Our day concludes with a debate over AE173.
The gist of this motion, says Army Maj. Thomas Hurley, is that Section 948i(b) of the Military Commissions Act is unconstitutional as applied to Al-Nashiri. This provision sets rules for detailing members to military commission panels.) That raises the question of his client's individual rights under the Constitution. And on that point, the lawyer cites Boumediene’s multi-factor analysis. It dealt, of course, with habeas jurisdiction; but for Hurley, the famed Supreme Court ruling arguably should apply to the Sixth Amendment right to a civilian jury trial, too, and invalidate the military member selection rules established in 948i(b).
But before Hurley’s gone far, Judge Pohl asks about the effect of granting the lawyer’s request. Doing so would take a commission prosecution off the table, right? It would, says Hurley. But civilian trials for Guantanamo guys are also off-limits by statute, right? Right. So if you win, the court goes on, there won’t be any trial? A doubting military judge also notes that Boumediene hasn’t yet been shifted, away from habeas and towards particular constitutional rights. Hurley acknowledges this, but nevertheless thinks that Judge Pohl should go that route---and continues to explain why Boumediene weighs in favor of applying the Sixth Amendment’s jury trial mechanism. The case spoke of “practical obstacles;” well, there’s no practical reason not to have civilian jurors in this matter, Hurley argues. Judge Pohl puzzles over how this would work, given that travel to Guantanamo is very much a tall order, practically. Seeking to calm things, Hurley explains that he’s merely seeking to have the provision held unconstitutional---but not to create a new civilian-jurors-in-Guantanamo process for commissions. The pair then banter a bit---somewhat puzzlingly to the skeleton crew up here at Fort Meade---about the enforceability of a civilian jury draw, on a military base in Cuba. Hurley concludes, emphasizing the length of Al-Nashiri’s custody. That distinguishes him from enemy captives, whose rights-based challenges failed.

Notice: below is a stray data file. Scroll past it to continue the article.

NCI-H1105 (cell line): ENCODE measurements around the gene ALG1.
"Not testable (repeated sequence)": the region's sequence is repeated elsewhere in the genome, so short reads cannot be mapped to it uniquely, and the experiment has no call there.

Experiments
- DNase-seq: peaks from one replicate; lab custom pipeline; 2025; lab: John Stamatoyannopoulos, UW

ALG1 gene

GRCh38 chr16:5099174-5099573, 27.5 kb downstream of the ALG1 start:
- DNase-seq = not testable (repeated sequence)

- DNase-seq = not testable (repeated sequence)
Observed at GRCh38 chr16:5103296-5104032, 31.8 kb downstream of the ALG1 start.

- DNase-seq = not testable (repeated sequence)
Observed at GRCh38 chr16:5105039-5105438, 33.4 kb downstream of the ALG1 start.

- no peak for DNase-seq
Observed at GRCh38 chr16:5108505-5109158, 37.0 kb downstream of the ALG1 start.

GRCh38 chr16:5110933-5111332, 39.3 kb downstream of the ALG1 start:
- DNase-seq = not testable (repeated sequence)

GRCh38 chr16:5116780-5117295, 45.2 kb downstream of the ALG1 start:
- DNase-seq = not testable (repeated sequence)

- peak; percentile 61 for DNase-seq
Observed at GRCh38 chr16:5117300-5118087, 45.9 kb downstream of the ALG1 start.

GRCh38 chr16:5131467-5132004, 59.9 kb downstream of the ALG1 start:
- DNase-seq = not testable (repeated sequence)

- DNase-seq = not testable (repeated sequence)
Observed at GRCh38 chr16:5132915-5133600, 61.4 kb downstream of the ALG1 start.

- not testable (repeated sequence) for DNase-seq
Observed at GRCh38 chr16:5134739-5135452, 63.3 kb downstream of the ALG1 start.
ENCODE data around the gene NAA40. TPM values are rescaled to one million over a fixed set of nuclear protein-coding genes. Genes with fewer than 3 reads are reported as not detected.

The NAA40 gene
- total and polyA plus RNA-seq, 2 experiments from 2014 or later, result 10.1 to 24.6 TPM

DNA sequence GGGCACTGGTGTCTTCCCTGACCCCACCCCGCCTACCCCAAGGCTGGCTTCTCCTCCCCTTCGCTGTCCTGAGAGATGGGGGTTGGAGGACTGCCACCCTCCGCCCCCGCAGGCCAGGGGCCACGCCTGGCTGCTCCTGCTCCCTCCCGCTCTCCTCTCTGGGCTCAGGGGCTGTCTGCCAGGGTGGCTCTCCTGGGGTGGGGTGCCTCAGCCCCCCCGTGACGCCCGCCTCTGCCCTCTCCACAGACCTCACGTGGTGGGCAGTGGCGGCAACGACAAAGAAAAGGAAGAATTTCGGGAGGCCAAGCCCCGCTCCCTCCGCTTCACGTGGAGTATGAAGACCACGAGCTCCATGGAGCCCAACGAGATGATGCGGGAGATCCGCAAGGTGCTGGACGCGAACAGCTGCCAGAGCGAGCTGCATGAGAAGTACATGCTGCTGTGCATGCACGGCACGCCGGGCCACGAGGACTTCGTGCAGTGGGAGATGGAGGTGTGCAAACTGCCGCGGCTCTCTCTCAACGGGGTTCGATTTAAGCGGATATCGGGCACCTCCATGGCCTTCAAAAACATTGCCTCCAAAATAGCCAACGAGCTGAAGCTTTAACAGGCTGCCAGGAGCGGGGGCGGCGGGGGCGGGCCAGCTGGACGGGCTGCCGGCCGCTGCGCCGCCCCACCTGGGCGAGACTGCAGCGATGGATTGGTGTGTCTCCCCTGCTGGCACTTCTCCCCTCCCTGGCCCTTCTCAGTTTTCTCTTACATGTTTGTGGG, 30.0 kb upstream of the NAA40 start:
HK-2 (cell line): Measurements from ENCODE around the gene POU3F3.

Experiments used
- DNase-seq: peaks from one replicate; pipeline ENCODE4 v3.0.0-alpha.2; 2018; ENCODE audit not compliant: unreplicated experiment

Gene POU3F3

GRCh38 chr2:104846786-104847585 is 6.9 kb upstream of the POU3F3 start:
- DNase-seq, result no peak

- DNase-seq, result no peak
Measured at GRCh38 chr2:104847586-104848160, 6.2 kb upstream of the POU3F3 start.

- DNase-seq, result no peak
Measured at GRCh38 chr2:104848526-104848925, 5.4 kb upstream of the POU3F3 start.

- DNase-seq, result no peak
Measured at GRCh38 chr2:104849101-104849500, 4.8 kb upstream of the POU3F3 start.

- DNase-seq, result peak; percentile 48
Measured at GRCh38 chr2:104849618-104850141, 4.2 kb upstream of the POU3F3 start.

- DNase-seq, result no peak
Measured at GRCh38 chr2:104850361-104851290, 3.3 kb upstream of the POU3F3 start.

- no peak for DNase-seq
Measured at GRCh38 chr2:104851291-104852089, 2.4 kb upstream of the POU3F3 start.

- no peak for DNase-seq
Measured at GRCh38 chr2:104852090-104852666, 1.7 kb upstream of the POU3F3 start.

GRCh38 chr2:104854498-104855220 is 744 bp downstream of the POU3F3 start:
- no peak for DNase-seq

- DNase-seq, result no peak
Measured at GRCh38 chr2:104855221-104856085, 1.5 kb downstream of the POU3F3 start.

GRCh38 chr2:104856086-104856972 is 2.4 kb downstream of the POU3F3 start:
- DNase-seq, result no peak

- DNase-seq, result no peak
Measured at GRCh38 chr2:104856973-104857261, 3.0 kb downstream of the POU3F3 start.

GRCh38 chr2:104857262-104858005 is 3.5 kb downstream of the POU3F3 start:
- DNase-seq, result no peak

Along comes Lt. Davis. As before, he says the issue is simple. It boils down to this: the accused here get all the jury rights of a servicemember prosecuted in a court martial. And these have been sustained by courts. Davis ticks of various courts martial procedures---regarding members’ oaths, challenges for cause, and so on---noting that commission procedures are either identical or very similar to their courts martial counterparts. And he adds that the minute differences are in fact favorable to the accused; death sentences, for example, require more votes from panel members in commissions than in courts martial, Davis argues. Having all this in mind, there’s no reason to traipse into Boumediene-land, and to start talking about the application of constitutional rights at Guantanamo. Indeed, avoidance doctrines cut against that approach. To be sure, Davis underscores, Quirin makes clear that the accused here have no Sixth Amendment jury trial rights.
That brings our day to the close. There will be no open session tomorrow, but we’ll pick up Friday. (Of course, Lawfare will be in the house tomorrow, for the much-anticipated arraignment in a closely related commission case, Al-Darbi.)